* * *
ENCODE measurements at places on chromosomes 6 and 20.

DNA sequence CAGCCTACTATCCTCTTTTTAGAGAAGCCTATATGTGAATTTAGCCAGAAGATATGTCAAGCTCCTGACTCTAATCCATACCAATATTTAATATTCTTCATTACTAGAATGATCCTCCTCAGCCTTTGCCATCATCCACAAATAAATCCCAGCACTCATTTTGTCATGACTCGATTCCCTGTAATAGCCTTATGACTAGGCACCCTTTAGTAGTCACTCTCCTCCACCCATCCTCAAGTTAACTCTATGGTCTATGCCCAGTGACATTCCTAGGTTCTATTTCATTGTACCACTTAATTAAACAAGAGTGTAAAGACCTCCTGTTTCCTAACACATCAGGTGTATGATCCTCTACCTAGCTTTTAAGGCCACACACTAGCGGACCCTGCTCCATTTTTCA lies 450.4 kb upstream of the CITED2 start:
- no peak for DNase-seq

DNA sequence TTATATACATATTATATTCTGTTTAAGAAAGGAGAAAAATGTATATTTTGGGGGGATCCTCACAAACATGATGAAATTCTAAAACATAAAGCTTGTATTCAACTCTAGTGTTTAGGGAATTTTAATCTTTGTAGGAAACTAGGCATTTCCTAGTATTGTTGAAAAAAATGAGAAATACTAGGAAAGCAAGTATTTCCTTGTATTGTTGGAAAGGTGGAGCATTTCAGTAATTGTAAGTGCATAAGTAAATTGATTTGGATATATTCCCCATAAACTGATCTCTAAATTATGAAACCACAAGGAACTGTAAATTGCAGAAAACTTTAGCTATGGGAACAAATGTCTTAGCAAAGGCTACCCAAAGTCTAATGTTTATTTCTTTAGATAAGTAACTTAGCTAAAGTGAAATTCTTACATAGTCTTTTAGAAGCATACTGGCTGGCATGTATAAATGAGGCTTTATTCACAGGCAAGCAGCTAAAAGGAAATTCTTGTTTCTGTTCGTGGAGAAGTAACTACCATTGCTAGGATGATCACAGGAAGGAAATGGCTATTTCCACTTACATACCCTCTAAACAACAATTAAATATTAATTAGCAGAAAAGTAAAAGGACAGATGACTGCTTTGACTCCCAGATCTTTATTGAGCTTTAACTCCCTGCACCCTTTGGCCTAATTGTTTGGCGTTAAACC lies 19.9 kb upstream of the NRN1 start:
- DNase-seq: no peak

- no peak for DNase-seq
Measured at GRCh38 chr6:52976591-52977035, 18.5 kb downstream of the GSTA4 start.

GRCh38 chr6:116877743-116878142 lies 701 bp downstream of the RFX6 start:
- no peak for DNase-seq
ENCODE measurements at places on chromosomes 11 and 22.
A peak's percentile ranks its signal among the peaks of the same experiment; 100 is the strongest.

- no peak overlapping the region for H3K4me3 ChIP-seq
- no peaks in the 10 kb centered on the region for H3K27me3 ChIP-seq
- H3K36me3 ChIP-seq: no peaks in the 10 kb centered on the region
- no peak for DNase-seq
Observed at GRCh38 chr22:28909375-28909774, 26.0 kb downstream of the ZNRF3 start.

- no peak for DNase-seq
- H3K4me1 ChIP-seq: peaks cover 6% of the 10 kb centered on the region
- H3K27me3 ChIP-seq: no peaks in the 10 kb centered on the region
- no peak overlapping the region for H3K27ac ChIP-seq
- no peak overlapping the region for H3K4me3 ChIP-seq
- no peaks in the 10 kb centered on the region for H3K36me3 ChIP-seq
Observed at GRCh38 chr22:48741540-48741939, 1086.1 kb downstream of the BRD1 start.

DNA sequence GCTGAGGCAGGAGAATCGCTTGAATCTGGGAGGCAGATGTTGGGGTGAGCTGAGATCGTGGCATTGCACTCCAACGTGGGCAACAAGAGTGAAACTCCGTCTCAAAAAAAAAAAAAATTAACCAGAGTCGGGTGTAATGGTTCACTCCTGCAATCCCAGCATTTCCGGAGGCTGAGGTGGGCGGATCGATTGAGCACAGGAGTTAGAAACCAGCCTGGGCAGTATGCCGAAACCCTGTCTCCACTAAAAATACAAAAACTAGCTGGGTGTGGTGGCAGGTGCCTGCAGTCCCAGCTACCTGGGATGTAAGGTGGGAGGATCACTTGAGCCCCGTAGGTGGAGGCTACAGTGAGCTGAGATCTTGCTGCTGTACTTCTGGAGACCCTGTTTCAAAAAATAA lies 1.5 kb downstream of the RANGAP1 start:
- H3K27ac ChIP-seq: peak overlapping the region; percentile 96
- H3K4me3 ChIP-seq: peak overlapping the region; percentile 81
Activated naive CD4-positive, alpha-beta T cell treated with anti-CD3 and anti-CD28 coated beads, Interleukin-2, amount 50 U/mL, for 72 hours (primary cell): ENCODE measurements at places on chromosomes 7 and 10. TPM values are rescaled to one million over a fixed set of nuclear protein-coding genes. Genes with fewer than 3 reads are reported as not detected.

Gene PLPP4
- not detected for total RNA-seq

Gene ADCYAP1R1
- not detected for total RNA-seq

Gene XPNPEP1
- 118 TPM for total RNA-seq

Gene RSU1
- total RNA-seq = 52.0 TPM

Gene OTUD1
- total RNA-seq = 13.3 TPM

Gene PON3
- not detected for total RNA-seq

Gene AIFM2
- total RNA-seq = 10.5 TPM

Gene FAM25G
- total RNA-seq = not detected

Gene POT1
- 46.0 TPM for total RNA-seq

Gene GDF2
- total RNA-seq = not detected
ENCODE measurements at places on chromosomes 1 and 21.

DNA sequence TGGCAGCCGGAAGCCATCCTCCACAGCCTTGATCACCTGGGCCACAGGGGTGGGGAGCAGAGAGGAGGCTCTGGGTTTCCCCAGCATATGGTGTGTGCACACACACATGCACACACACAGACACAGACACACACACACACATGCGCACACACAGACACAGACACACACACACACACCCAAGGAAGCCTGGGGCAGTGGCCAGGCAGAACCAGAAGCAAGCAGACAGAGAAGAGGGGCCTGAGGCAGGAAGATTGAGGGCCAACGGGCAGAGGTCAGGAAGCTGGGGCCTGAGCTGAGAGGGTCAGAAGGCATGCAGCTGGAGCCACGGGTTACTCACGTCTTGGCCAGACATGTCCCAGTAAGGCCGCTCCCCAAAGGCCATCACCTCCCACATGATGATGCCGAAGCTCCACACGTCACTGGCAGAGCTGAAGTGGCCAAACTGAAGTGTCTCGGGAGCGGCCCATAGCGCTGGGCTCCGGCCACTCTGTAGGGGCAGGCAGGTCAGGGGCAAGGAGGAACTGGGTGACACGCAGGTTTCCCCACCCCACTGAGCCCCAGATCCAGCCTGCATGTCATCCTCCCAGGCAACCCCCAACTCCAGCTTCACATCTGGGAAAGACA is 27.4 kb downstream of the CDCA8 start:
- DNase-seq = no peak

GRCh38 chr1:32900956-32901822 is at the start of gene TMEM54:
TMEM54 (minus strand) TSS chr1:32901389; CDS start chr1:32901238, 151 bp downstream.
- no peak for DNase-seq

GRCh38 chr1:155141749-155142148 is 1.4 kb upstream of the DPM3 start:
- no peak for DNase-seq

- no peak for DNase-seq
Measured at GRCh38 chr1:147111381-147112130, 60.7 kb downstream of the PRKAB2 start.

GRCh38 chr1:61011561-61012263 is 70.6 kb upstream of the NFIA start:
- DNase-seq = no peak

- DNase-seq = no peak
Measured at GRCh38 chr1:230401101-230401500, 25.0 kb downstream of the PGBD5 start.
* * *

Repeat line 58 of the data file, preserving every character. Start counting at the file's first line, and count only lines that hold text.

GRCh38 chr1:61011561-61012263 is 70.6 kb upstream of the NFIA start: